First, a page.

ASUS’ slip up
At the Computex 2012 convention, a photo of the new ASUS Transformer AIO hit Twitter, featuring an all-in-one PC computer with detachable screen that acts as a tablet. Technologists have been anxiously awaiting its unveiling, but at the conference, instead of the traditional “here it is!” type tweet, the ASUS Twitter account said of the photo above, “The rear looks pretty nice. So does the new Transformer AIO. #Computex2012 pic.twitter.com/ajafmuDk.”
The original tweet has since been removed, as has the original photo, but a cached version is still available online. In fact, the tweet has become somewhat viral at the convention, with many tweets using the “#Computex2012” hashtag pertaining to the ASUS slip up.
Immediately, social media channels exploded, accusing the company of being sexist and reinforcing that the industry slants toward men and is unfair towards women who contend with this sexist attitude as they enrich their careers. Many feel that it immediately unravels a lot of hard work by both sexes to advance equality in the tech industry.
While I personally am not offended at all (she does have a nice rear, and they were clearly being silly, not serious), it still struck a chord and many women and even men proclaimed they would not consider purchasing an ASUS product at any point in the future and hit their personal airwaves to let other people know that they should consider boycotting the brand as well.
The proper steps for any brand
ASUS took the proper steps by removing the tweet, but has failed to acknowledge it, especially on their Twitter handle. The company should immediately issue an explanation and apology to those who were offended. Sometimes when a brand makes a misstep, it is hard to see internally how something could be offensive, but it is not about what the internal culture is or whether or not a company understands the full implications of what they’ve said, but they should always make an attempt to publicly acknowledge that what they said struck a chord and that they did not mean it as it was taken.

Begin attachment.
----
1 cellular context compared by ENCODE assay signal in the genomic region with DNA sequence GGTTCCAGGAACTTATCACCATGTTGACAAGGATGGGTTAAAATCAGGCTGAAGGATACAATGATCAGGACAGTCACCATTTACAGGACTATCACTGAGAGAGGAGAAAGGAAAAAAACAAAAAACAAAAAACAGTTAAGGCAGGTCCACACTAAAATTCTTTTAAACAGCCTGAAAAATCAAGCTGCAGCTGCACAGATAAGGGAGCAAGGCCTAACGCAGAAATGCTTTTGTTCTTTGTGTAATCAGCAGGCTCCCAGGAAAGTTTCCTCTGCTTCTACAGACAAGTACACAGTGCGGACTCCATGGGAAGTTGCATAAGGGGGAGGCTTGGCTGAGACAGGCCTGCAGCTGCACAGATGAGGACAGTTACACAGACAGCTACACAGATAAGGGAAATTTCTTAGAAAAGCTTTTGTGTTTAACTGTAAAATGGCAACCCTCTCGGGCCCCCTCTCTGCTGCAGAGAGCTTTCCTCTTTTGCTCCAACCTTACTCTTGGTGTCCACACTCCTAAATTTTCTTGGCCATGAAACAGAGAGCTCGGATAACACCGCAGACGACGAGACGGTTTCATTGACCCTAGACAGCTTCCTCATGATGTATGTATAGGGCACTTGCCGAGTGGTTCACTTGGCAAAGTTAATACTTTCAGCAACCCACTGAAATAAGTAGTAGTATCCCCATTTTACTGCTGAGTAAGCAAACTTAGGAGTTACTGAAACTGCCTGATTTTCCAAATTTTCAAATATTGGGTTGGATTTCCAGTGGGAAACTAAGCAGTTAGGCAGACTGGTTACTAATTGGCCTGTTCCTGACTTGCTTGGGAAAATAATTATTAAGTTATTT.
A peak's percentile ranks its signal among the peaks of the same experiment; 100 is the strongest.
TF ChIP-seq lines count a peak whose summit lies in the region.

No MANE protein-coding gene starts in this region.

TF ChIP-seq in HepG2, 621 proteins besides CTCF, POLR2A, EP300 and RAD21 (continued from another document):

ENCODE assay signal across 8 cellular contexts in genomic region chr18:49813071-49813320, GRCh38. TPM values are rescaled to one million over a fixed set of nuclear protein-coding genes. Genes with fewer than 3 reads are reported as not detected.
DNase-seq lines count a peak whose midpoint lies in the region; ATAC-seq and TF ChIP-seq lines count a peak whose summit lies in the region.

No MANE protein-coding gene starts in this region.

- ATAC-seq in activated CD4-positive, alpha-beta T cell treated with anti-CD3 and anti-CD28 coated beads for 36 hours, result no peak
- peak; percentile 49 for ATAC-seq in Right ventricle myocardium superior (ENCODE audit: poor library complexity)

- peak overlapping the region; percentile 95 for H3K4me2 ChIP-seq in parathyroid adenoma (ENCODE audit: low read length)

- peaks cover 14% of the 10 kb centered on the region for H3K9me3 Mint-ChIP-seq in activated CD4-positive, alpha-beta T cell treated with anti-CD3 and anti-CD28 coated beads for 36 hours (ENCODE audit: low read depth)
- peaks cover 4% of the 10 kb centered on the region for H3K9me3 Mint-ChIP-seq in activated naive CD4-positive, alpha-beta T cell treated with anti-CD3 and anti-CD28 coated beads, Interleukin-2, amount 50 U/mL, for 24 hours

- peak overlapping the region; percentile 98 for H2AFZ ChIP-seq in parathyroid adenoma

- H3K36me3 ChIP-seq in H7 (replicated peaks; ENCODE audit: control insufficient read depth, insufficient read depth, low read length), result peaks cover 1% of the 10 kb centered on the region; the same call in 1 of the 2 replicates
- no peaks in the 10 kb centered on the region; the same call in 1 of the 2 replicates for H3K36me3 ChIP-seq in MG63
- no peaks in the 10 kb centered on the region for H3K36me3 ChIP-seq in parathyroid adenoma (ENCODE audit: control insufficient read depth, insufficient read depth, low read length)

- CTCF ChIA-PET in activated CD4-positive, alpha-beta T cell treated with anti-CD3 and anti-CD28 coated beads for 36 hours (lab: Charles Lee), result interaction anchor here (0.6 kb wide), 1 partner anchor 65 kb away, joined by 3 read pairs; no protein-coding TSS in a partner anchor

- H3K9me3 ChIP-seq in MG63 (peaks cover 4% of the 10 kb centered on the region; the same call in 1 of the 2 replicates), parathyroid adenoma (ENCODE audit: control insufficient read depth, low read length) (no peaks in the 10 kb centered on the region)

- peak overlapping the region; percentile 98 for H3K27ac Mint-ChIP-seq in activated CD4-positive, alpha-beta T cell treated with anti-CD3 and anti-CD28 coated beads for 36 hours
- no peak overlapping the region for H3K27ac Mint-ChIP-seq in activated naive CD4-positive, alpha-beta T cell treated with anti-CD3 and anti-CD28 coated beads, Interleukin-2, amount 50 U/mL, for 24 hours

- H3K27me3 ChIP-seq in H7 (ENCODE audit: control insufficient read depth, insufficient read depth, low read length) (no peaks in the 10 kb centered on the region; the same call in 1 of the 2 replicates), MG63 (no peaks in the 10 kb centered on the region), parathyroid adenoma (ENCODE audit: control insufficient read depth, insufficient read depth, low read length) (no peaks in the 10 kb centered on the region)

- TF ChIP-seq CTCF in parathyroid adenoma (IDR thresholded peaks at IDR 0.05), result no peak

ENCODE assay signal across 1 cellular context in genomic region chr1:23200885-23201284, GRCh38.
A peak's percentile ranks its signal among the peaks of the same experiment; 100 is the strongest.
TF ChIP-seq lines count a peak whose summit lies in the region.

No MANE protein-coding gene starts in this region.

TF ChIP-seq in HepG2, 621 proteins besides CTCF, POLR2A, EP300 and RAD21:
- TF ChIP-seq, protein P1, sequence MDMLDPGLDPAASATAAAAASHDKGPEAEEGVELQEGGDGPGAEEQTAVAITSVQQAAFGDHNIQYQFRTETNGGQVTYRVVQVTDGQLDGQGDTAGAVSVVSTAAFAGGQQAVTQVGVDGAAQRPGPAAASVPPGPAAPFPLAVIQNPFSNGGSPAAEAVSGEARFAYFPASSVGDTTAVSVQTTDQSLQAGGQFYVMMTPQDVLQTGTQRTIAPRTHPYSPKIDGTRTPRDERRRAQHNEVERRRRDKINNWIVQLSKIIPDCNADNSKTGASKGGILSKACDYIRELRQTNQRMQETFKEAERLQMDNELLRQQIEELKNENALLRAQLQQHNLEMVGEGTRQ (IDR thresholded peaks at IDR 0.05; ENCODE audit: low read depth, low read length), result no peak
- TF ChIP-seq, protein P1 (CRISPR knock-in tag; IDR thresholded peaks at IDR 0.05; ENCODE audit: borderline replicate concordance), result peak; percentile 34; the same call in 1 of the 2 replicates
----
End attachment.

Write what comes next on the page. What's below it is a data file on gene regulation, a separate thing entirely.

Most brands will make some sort of mistake using social media, as the goal is to be more human, and what is more human than erring? When you or your brand make a mistake, do your best to apologize, even if you can’t understand why others would be offended, and simply add that type of behavior to your list of things not to say.
Know your audience, people – if Maxim Magazine tweeted this, no one would care, but because a corporation did, it matters. Again, I am not offended by the tweet in the slightest, but it does tell my daughter that her value is as a booth babe, not an engineer leading an international division, and while I don’t believe ASUS intended that as the message, they should undo the damage they’ve caused and set it right.